Yeah, and I agree. There’s no way there’s 25 years and I think 25 months is questionable too at this point, right? It is coming and coming quickly across the board. So just I think.

 

Justin D Moore (24:22.483)

Exactly.

 

Justin D Moore (24:26.822)

Yeah, there was just an article in, I think it was the British Medical Journal about the use of AI in healthcare. And so you’re already starting to see scholarly publications, which are not known as the most efficient processes, talk about AI. And so if they’re already embracing it and talking about it, the practice community has got to be adopting it and understanding it at a very high level.

 

Scott Rongo (24:38.830)

Hmm.

 

Scott Rongo (24:46.510)

Mm-hmm.

 

Scott Rongo (24:52.362)

Yeah, yeah, totally, totally agree on that. So Justin, I think we’re about out of time, but I would love for you to maybe just talk to the audience for those listening that are either currently involved with APTA, maybe, you know, how they can be more involved. And for somebody that’s listening, maybe that’s not involved with APTA that would like to get involved. How can they how can they get involved with the organization?

 

Justin D Moore (25:20.018)

Well, first and foremost, APTA is the sum of its members and it is a member-driven organization. So getting involved, being engaged in your professional association is, you know, not a sort of a transaction. It is a commitment to advancing your profession. So I’d highly encourage all PTs out there to be part of this community, part of this organization, because not only do we need you for our voice, for our impact,

 

We do need a collective organization advancing this profession, addressing issues like what are the parameters of AI? What are the new payment models? And we’re the implementers here on the staff side, and we need the ideas and the innovation coming from the profession. So we highly encourage anyone that’s listening to this podcast. If you’re a member, first of all, thank you, because you are what make us go.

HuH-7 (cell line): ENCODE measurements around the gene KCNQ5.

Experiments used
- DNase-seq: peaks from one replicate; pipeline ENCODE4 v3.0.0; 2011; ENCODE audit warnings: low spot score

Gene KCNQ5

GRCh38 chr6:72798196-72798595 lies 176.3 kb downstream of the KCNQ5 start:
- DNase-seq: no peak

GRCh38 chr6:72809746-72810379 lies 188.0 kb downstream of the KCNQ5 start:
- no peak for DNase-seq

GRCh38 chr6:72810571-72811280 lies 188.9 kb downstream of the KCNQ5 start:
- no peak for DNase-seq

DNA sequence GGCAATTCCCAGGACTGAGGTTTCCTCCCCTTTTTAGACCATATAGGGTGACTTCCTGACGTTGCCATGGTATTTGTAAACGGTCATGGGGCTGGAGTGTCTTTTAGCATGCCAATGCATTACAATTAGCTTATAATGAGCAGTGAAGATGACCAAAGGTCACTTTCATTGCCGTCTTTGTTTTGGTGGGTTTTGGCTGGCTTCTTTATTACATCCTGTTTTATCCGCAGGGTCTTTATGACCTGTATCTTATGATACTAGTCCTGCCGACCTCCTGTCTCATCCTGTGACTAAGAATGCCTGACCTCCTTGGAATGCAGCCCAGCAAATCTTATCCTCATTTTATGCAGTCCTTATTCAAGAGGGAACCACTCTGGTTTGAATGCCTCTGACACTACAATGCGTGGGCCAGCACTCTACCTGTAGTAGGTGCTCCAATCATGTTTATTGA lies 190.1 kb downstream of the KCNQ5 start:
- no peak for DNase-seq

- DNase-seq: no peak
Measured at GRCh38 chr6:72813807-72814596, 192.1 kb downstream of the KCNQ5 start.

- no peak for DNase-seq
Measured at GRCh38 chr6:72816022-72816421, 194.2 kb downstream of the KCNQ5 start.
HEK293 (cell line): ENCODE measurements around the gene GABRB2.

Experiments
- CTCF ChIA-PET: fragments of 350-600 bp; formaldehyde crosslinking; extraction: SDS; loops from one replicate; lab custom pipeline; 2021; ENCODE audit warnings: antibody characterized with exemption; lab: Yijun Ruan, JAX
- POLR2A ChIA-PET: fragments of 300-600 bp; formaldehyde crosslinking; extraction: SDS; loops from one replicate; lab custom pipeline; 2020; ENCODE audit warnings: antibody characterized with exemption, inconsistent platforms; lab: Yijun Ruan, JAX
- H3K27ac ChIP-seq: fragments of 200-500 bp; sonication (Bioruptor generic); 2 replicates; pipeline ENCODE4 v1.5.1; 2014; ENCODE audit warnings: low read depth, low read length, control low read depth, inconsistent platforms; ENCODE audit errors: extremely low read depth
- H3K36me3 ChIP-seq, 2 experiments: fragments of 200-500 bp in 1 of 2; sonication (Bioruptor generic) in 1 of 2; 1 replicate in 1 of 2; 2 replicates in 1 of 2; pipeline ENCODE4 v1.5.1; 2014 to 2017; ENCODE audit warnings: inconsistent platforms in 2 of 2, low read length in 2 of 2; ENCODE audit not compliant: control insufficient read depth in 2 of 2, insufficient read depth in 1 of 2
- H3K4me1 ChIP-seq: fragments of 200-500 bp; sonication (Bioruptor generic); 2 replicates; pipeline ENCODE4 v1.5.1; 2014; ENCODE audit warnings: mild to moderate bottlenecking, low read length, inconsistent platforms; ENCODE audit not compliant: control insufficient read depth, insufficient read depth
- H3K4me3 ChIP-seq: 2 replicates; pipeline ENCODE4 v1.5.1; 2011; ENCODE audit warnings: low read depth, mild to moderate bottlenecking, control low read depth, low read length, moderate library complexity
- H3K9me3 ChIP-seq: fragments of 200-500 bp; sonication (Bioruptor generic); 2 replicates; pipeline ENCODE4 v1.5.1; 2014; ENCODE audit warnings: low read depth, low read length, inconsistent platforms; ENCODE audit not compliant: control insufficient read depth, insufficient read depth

And then if you’re not a member, I consider joining this community because people who are involved will tell you, you get more out of it the more you put in it. And so we always hear, oh, it’s expensive or I don’t see value, help us create that value. And I guarantee you, if you get involved, you start participating, attending conferences, you will get more value out of it than you’ll ever experience, whether that’s networking, connecting to other people that are gonna help you be your best self.

 

Scott Rongo (26:25.870)

Mm-hmm.

 

Scott Rongo (26:33.001)

And I might.

 

Justin D Moore (26:46.102)

But that’s sort of what associations are. It’s bringing the community together, you know, centralizing those resources to do advocacy, PR, and those different activities to advance the profession. And our goal at the end of the day is that every physical therapist can practice at the top of their license and has the economic opportunities to practice where, when, and how they want. And that’s what we’re all about. And so be part of this community.

 

Scott Rongo (27:12.815)

Yeah, what’s the old saying? You get out what you put in, right? So, yeah.

 

Justin D Moore (27:16.026)

Yeah, absolutely. We always, I always laugh when we have our top awards of the big, the physical therapists that have, lifetime achievement awards essentially, whether that’s fellowships or the McMillan lecture, they almost all say, I got way more out of it than I ever put into it. And these are the top of the top. And so, it’s sort of the Sammy Sosa line, physical therapy has been very, very good to me. So that’s what you hear from that standpoint.

 

Scott Rongo (27:45.130)

Very good. Well, Justin, very much enjoyed the conversation and appreciate you taking the time out here today and to have it with me. And to our audience, thanks for tuning in to the therapy matters podcast, your one stop resource for expert insights and advice on everything therapy and rehab. We look forward to seeing you on the next episode. Take care and have a great day.